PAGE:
This New York Street Artist Is Turning Ordinary Objects into Funny and Brilliant Designs

You'll never look at a manhole cover the same way again.

As great as modern technology is, there’s no denying that some of the accompanying contraptions, like pipes, electric meters, and manhole covers, can be eyesores. Metal gadgets like these abound on city streets and beside buildings, and no one really looks twice at them.

But one street artist has found a way to make some of these necessary but unattractive objects eye-catching and fun. Tom Bob, who works primarily in New York City, gives them a makeover, with awesome results. All he needs is his own boundless imagination and some paint. His work is similar to that of this talented barn-painting artist.

Most of his designs take the form of colorful animals, like this croc “escaping” from a New York city sewer:

But he’ll paint people, too, if it works best with the structure he’s working with:

The city itself is his canvas. All of the objects in the above photo were there already; he just added the paint!

He’ll even play a little game with his Instagram followers, posting a “before” image of the object he is working with so that they can try to guess what he’s going to turn it into.

People guessed a camel, a kangaroo, even an old man with a cane. But then, with some pink paint, this electrical box became…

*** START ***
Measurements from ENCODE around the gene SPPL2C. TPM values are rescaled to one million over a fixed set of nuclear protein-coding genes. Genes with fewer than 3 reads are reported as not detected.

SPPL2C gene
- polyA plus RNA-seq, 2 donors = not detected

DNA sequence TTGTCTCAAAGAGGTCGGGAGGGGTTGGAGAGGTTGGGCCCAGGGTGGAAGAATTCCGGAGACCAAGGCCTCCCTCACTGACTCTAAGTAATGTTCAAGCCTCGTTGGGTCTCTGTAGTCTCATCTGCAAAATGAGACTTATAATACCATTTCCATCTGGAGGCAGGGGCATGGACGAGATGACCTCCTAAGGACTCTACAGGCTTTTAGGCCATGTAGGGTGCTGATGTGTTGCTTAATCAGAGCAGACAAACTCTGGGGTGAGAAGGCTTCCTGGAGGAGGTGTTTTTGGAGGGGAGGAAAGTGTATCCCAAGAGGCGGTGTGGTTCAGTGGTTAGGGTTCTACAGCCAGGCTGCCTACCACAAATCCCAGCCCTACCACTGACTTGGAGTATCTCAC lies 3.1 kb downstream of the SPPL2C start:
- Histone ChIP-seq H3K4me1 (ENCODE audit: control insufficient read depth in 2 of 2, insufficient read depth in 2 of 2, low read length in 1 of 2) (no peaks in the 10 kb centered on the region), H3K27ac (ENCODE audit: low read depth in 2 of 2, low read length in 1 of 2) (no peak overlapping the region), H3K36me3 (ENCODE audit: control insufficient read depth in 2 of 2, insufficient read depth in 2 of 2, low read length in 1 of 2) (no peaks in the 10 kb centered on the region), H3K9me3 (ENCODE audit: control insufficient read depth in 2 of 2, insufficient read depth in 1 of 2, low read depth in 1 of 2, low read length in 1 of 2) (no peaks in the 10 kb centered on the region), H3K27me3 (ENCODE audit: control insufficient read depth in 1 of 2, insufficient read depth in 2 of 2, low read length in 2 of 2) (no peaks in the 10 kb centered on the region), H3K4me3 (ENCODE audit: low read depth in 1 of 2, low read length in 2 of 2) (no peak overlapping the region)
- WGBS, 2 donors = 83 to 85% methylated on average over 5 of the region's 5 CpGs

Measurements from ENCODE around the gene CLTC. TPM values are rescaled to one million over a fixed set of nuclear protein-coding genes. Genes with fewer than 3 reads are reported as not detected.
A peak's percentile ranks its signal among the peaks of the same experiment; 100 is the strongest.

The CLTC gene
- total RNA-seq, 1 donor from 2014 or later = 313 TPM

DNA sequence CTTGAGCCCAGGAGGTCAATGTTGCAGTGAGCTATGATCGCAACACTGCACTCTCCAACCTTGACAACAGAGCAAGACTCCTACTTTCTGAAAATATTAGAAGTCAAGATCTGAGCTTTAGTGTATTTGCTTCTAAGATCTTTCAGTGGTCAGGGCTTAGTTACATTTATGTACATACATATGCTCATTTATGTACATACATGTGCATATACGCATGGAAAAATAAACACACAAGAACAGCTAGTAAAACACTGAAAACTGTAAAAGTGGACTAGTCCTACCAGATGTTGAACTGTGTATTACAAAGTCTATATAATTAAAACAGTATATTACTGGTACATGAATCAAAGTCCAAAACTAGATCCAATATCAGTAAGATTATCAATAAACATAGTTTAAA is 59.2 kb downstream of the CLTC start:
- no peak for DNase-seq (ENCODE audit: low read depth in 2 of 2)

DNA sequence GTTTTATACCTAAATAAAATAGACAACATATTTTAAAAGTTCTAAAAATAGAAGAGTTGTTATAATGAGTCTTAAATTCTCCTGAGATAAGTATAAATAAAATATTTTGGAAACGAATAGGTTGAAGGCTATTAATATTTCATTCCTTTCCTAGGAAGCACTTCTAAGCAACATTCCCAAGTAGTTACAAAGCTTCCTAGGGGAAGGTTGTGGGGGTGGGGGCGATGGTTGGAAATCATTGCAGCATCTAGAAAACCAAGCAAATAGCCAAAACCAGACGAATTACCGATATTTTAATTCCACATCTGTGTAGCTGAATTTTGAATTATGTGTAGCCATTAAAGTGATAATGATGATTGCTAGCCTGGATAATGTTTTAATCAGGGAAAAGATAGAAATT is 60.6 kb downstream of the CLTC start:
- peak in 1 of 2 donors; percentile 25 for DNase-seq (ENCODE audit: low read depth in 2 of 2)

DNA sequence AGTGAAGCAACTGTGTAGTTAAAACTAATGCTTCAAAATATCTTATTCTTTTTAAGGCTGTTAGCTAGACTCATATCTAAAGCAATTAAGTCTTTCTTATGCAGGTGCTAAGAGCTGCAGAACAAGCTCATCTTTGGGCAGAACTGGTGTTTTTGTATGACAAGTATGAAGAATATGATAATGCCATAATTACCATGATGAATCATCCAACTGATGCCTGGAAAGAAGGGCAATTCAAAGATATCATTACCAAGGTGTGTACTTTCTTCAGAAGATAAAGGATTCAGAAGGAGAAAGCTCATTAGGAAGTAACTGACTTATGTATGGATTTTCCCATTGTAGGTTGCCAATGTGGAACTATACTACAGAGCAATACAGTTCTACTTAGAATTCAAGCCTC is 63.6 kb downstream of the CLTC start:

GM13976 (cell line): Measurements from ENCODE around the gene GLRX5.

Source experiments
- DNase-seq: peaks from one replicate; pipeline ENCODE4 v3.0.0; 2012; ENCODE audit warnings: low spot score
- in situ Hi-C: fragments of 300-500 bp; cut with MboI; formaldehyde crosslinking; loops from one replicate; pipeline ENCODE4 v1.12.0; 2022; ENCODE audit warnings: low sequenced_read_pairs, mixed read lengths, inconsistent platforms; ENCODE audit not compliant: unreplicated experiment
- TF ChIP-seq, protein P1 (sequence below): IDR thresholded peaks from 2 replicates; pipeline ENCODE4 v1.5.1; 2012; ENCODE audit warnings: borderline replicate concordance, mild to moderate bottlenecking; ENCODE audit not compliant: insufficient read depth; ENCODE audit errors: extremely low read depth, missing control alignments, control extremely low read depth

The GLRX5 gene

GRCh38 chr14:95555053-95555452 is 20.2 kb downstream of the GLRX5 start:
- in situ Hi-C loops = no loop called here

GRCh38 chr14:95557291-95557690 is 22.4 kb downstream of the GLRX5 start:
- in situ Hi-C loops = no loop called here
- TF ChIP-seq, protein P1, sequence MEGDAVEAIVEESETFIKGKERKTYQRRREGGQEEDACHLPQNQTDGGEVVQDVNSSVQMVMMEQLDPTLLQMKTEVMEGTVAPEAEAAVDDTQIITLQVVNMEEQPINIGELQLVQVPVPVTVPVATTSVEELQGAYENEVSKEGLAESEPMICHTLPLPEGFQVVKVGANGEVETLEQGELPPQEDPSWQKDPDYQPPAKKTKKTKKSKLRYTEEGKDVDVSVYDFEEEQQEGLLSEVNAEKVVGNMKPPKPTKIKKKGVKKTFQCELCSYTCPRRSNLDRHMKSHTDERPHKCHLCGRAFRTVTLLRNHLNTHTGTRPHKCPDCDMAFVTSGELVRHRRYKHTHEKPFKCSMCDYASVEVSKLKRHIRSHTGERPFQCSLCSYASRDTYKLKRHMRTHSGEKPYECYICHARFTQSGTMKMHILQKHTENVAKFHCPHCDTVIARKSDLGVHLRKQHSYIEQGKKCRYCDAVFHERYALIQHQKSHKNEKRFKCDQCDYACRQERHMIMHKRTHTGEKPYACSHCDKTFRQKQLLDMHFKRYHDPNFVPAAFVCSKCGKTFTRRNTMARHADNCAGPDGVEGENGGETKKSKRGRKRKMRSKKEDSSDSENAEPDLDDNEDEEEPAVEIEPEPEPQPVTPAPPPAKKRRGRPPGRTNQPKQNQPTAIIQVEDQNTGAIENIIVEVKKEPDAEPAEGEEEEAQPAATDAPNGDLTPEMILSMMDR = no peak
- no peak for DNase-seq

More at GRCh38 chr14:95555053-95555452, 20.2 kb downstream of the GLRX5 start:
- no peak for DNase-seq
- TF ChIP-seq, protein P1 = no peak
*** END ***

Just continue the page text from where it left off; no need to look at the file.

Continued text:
…a balancing flamingo!

Learn about the city that’s reducing speeding by painting fake speed bumps.

Some of his designs are very simple, like this hole-in-the-wall-turned-birdcage…

…while some, like these electric-meter monkeys, are full of whimsy.

Can you imagine walking by one of these in your city? It would brighten your day for sure!

Follow him on Instagram at tombobnyc. We can’t wait to see what you create next, Tom!

Next, check out some more fascinating city art.


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Meghan Jones
Meghan Jones is a Staff Writer for who has been writing since before she could write. She graduated from Marist College with a Bachelor of Arts in English and has been writing for Reader's Digest since 2017. In spring 2017, her creative nonfiction piece "Anticipation" was published in Angles literary magazine.